BEIRUT – Bahrain is set to become the first country in the region to operate Lockheed’s F-16 Block 70 aircraft, in a move that will boost the Falcon’s production line.

Last November, Vice President Mike Pence announced the signature of a deal for the sale of 16 F-16s worth over $2.3 billion to the Gulf country, considering it a “big boost for American jobs and security.”

“We are pleased the Kingdom of Bahrain and the U.S. government have agreed to move forward with the sale of F-16 Block 70 aircraft for the Royal Bahraini Air Force,” said Rick Groesch, regional vice president of international business development at Lockheed Martin Aeronautics.

The F-16 Block 70 is the newest generation of Fighting Falcon. The core of its configuration (over the Block-50/52) is the AN/APG-83 active electronically-scanned array radar. The latest fourth-gen aircraft combines capability upgrades such as avionics architecture and structural upgrades to extend the life of the aircraft by more than 50 percent beyond that of previous production F-16s.

Although the number of aircraft has been reduced from a total of 19 to 16 units due to cost reduction policy, the sale “would save the shrinking F-16 line,” a military source has disclosed.

The source – who spoke on condition of anonymity – described the sale to Bahrain as “Lockheed’s pass to keep its F-16 production line open for the next three to five years.” In return, the RBAF is in a crucial need of upgrading its fleet to be able to keep up with other Gulf nations, the source continued.

“It’s a win-win situation; Bahrain needs the F-16 and the F-16 needs Bahrain.”

Bahrain was the first ever Gulf country to acquire and operate the F-16.

On potential new F-16 customers, Groesch stressed the company’s expanded efforts on keeping the production line open, noting that “Lockheed sees multiple opportunities totaling approximately 200 aircraft in Central Europe, the Mediterranean, Southeast Asia and South America.”

Last June, Lockheed and Tata Advanced Systems Limited (TASL) signed a landmark agreement affirming both companies intent to join hands to produce the F-16 Block 70 in India; this represents another milestone that will help the company’s vigorous attempt to keep the F-16 assembly line going.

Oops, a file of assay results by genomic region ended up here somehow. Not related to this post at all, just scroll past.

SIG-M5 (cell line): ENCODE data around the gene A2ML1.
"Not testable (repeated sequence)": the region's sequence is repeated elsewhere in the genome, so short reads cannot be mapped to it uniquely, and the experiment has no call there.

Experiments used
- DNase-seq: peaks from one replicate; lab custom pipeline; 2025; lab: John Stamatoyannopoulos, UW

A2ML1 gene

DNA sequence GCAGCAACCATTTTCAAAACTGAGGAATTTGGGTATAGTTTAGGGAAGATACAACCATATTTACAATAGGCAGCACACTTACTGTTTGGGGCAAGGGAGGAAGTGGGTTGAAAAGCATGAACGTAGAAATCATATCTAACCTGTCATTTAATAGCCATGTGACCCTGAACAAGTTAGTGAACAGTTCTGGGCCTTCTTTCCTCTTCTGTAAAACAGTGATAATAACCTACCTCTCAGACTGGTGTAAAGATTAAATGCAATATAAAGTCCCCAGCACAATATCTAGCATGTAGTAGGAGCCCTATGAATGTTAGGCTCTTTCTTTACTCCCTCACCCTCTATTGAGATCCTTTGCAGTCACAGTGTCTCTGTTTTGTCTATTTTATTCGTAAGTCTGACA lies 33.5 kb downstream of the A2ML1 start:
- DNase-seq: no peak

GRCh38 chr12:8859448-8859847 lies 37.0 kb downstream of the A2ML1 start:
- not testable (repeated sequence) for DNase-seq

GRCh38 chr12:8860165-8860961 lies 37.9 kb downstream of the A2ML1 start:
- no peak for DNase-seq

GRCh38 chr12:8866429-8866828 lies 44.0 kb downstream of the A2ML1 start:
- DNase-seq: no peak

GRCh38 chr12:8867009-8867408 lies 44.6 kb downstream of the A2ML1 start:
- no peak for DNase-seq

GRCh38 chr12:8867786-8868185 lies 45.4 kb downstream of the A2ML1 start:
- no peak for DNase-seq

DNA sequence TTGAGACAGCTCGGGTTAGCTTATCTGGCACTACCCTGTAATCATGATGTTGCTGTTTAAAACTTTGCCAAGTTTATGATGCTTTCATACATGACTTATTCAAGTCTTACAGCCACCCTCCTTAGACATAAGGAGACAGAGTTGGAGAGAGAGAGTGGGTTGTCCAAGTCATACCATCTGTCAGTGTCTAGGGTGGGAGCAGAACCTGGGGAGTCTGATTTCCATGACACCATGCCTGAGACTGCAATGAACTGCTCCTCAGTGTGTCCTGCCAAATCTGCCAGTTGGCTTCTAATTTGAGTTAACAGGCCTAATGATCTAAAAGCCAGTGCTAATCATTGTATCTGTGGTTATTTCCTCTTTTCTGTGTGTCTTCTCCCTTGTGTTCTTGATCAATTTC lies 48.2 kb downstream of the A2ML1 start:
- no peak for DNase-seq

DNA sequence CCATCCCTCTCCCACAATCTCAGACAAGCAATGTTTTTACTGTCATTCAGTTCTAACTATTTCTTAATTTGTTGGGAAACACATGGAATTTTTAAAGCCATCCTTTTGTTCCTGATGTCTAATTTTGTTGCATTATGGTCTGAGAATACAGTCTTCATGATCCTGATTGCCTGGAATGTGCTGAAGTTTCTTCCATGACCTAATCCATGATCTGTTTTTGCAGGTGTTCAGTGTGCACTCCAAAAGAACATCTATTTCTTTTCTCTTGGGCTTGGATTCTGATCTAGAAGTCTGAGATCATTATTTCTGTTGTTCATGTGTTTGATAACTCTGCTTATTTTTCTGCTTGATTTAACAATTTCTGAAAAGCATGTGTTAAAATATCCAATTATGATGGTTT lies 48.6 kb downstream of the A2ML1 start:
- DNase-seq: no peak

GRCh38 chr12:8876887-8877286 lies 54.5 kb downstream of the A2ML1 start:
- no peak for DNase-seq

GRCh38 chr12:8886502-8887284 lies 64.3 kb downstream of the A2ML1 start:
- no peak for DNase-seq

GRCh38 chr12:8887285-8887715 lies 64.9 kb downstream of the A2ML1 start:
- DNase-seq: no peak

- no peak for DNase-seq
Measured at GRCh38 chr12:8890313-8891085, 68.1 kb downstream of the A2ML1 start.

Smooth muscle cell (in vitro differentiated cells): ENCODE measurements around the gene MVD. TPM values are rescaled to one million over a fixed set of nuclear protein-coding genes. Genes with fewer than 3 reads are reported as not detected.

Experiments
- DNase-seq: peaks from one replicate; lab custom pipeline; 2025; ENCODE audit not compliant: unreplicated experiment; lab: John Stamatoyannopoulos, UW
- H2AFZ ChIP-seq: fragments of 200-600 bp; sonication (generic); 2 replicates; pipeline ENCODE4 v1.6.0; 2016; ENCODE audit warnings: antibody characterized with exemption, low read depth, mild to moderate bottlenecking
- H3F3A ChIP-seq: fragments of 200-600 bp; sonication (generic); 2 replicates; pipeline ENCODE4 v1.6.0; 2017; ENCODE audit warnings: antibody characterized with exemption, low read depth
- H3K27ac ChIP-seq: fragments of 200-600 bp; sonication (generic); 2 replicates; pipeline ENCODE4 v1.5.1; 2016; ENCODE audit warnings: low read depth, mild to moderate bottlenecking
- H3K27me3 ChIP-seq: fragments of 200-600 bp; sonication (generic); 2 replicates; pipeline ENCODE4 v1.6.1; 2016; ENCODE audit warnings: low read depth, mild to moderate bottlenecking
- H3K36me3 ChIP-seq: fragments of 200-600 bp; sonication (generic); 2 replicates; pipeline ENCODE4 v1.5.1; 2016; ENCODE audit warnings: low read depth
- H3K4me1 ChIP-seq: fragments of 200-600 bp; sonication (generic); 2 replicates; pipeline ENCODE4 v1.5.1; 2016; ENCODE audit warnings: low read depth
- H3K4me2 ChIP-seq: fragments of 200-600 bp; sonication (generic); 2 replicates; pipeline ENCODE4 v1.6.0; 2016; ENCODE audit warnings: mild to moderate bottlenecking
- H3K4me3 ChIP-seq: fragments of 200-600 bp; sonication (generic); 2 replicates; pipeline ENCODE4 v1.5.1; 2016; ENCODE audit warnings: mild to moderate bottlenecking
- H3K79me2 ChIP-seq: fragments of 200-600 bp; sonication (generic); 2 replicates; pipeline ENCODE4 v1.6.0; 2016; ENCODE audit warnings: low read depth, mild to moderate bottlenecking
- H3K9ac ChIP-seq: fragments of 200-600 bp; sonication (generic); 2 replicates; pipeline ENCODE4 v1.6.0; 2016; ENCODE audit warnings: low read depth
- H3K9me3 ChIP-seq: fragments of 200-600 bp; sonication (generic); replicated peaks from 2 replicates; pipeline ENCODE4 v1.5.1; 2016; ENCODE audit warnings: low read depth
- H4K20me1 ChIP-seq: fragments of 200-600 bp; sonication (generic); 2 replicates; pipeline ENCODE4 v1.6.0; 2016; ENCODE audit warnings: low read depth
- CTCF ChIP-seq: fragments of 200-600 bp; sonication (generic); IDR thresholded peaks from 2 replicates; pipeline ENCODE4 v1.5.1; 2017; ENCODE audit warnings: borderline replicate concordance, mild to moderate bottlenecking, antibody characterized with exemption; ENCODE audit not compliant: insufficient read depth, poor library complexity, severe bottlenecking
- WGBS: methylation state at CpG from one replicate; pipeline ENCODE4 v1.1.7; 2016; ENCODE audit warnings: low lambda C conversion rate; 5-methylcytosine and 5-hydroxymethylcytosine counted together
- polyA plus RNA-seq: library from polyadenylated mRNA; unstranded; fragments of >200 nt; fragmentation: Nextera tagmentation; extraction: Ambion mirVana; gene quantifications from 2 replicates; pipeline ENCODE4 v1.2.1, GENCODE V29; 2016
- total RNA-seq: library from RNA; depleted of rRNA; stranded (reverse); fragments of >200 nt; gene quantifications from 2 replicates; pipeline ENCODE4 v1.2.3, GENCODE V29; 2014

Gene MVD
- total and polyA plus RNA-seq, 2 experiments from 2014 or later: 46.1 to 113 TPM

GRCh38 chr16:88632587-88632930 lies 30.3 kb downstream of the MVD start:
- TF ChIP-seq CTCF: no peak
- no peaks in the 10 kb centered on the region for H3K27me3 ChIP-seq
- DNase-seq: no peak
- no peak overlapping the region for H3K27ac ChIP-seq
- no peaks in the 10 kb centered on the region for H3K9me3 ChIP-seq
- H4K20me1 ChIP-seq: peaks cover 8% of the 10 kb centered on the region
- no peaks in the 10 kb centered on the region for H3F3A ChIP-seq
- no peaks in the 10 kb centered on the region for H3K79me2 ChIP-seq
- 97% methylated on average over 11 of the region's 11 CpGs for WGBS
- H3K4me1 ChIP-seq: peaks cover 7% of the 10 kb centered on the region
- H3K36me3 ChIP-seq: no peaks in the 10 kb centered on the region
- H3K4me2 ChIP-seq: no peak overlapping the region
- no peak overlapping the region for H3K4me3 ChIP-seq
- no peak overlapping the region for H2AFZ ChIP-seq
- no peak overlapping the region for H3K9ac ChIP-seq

However, with this deal, one Bahraini military official confirmed the country’s withdrawal from the Eurofighter Typhoon program. The European fighter was one of the main alternatives competing to join Bahrain’s air force, according to him.

“The decision is set and done. The Royal Bahraini Air Force won’t be operating the Typhoon anytime soon,” he said. “With a total of 16 brand new advanced F-16s and 20 upgraded Block 40 F-16 aircraft to the V configuration, the air force lost its need to operate a new kind of aircraft.”

Saudi Arabia, Oman and Kuwait are already regional customers for the jet built by Eurofighter consortium members Airbus, BAE Systems and Leonardo.

A Eurofighter spokesperson noted that, based on current orders, the typhoon will continue to be delivered until 2024.

“We continue to pursue a number of significant opportunities around the world and are confident that we will sell more Eurofighter Typhoon aircraft internationally,” said the spokesperson.

Military expert Naji Malaeb pointed out Bahrain’s lack of investment in military compared to other Gulf nations – especially Saudi Arabia and Qatar. Nonetheless, as this latest buy would indicate, “Bahrain is fully devoted to stick by its allies and counter Iran’s intervention in the region,” he noted.

In a study published last February, the Stockholm International Peace Research Institute (SIPRI) declared that all Arab states and the Gulf except Bahrain increased their major arms imports between 2007 and 2011 and between 2012 and 2016. Of the states with tense relations with Iran, Bahrain decreased its arms imports by 19 percent.

“The 16 strong-batch of Falcons aircraft ordered by Bahrain can be the start of a planned larger fleet for the air force,” Malaeb concluded.

Chirine Mouchantaf contributed stories on Middle East defense and wrote for SDArabia, an Arabic security and defense magazine.

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